portents occurred this year and, with the view of averting them, the senate passed a decree that special intercessions should be offered for two days.
The wine and incense were provided at the public cost, and both men and women attended the religious functions in great numbers.
This time of special observance was rendered memorable by a quarrel which broke out amongst the matrons in the chapel of the Patrician Pudicitia, which is in the Forum Boarium, against the round temple of Hercules.
Verginia, the daughter of Aulus Verginius, a patrician, had married the plebeian consul, L. Volumnius, and the matrons excluded her from their sacred rites because she had married outside the patriciate. This led to a brief altercation, which, as the women became excited, soon blazed up into a storm of passion.
Verginia protested with perfect truth that she entered the temple of Pudicitia as a patrician and a pure woman, the wife of one man to whom she had been betrothed as a virgin, and she had nothing to be ashamed of in her husband or in his honourable career and the offices which he had held.
The effect of her high-spirited language was considerably enhanced by her subsequent action. In the Vicus Longus, where she lived, she shut off a portion of her house, sufficient to form a moderately sized chapel, and set up an altar there.
She then called the plebeian matrons together and told them how unjustly she had been treated by the patrician ladies. ‘I am dedicating,’ she said,‘this altar to the Plebeian Pudicitia, and I earnestly exhort you as matrons to show the same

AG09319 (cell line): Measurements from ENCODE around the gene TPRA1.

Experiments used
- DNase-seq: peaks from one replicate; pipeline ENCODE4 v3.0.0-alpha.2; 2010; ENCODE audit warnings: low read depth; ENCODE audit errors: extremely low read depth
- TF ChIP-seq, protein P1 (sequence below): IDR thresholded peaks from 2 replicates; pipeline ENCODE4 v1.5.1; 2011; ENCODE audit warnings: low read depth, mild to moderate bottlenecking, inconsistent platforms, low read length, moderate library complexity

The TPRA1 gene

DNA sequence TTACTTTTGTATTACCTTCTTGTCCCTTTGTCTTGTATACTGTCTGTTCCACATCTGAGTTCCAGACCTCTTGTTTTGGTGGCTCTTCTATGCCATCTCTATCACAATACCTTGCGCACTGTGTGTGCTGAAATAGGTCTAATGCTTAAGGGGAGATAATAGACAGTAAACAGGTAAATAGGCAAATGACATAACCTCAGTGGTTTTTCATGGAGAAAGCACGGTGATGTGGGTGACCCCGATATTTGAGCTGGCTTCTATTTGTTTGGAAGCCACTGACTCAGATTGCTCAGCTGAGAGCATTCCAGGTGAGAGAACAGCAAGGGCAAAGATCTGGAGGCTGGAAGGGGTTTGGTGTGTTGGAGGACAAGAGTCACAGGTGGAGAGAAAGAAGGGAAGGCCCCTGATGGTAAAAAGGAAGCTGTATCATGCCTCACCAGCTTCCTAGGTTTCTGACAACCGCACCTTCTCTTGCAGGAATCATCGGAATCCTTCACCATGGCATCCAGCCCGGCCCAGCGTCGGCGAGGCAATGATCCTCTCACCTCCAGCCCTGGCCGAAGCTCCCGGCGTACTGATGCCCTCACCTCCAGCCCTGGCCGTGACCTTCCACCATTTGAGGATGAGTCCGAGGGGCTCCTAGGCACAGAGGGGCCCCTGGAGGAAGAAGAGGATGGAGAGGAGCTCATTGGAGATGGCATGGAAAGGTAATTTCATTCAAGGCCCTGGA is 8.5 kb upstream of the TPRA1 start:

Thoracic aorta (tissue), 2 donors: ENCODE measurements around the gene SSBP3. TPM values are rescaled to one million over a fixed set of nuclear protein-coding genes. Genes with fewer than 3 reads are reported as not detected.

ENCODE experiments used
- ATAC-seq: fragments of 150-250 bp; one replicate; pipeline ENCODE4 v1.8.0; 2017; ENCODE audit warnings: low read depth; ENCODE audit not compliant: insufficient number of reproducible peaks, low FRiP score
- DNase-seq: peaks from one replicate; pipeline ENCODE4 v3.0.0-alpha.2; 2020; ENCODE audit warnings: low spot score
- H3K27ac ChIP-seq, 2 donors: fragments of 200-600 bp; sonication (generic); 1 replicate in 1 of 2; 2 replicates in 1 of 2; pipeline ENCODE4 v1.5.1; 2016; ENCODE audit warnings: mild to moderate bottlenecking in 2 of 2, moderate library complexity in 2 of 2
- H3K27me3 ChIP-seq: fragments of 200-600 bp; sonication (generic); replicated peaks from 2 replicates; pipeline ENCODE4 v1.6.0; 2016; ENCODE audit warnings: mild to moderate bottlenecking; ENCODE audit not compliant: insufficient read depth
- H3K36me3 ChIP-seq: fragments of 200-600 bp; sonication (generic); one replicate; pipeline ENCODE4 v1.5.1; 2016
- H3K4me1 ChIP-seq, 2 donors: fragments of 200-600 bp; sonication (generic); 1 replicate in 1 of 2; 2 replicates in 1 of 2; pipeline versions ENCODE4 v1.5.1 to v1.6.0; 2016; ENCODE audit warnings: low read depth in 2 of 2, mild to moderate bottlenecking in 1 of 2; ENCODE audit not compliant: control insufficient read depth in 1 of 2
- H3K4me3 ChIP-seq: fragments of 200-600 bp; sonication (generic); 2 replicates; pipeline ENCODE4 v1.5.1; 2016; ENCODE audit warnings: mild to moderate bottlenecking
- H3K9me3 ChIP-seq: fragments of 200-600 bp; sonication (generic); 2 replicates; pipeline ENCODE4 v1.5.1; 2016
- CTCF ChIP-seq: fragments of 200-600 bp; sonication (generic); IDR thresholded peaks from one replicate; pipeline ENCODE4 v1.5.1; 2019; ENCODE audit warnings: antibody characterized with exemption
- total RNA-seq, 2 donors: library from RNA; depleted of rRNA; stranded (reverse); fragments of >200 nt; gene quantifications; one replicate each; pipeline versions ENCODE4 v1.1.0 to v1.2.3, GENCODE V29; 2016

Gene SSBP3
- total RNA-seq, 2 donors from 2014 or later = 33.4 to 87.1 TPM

spirit of emulation on the score of chastity that the men of this City display with regard to courage, so that this altar may, if possible, have the reputation of being honoured with a holier observance and by purer worshippers than that of the patricians.’
The ritual and ceremonial practised at this altar was almost identical with that at the older one; no matron was allowed to sacrifice there whose moral character was not well attested, and who had had more than one husband.
Afterwards it was polluted by the presence of women of every kind, not matrons only, and finally passed into oblivion.
The curule aediles, Cnaeus and Quintus Ogulnius, brought up several money-lenders for trial this year.
The proportion of their fines which was paid into the treasury was devoted to various public objects; the wooden thresholds of the Capitol were replaced by bronze, silver vessels were made for the three tables in the shrine of Jupiter, and a statue of the god himself, seated in a four-horsed chariot, was set up on the roof.
They also placed near the Ficus Ruminalis2
a group representing the Founders of the City as infants being suckled by the she-wolf. The street leading from the Porta Capena to the temple of Mars was paved, under their instructions, with stone slabs.
Some graziers were also prosecuted for exceeding the number of cattle allowed them on the public land, and the plebeian aediles, L. Aelius Paetus and C. Fulvius Curvus, spent the money derived from their fines on public games and a set of golden bowls to be placed in the temple of Ceres.